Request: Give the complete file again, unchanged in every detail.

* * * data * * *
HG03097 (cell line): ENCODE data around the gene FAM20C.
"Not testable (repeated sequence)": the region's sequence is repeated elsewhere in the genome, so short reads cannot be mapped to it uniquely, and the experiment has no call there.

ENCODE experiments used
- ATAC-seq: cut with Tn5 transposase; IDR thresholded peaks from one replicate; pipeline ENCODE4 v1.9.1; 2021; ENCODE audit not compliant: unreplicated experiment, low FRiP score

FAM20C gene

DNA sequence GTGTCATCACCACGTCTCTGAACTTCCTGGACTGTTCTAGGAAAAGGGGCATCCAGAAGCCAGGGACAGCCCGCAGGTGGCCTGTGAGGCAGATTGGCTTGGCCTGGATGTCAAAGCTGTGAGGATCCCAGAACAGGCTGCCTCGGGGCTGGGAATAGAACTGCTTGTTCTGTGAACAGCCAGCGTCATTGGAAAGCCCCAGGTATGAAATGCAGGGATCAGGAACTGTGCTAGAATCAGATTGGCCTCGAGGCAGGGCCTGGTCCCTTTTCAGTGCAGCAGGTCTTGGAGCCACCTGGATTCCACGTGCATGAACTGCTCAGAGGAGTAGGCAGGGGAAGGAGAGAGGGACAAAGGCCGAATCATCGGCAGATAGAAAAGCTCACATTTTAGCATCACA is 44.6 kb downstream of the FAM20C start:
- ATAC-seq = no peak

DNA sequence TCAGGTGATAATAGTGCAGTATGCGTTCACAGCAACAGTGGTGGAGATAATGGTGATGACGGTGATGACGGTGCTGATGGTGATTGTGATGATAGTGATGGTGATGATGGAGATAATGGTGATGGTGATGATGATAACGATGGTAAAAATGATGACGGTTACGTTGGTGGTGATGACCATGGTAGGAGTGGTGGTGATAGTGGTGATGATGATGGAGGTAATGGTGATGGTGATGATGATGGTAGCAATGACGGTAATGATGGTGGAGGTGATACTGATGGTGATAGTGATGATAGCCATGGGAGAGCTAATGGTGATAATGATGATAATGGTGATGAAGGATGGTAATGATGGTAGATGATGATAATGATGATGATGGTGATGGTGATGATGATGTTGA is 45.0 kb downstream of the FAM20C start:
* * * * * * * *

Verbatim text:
HG03097 (cell line): ENCODE data around the gene FAM20C.
"Not testable (repeated sequence)": the region's sequence is repeated elsewhere in the genome, so short reads cannot be mapped to it uniquely, and the experiment has no call there.

ENCODE experiments used
- ATAC-seq: cut with Tn5 transposase; IDR thresholded peaks from one replicate; pipeline ENCODE4 v1.9.1; 2021; ENCODE audit not compliant: unreplicated experiment, low FRiP score

FAM20C gene

DNA sequence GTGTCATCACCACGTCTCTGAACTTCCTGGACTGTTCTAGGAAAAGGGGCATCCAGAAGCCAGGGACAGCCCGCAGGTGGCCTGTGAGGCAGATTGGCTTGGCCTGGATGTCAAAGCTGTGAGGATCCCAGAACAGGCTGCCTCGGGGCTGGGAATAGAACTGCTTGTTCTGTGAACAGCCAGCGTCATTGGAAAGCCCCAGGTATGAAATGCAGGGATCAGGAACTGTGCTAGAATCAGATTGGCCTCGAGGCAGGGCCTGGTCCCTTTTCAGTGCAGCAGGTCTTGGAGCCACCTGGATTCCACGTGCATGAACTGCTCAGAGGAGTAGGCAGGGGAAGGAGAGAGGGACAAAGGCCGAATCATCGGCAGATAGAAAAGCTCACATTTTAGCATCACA is 44.6 kb downstream of the FAM20C start:
- ATAC-seq = no peak

DNA sequence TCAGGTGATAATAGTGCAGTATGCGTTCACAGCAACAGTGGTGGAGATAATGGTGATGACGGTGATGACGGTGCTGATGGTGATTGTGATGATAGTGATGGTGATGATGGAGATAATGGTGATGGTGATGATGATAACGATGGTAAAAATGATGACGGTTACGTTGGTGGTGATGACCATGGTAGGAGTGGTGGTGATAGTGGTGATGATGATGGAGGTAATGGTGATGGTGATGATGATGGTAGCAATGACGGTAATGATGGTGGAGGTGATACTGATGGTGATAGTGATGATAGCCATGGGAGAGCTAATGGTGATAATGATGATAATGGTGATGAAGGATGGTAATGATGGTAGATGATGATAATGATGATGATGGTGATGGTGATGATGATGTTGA is 45.0 kb downstream of the FAM20C start: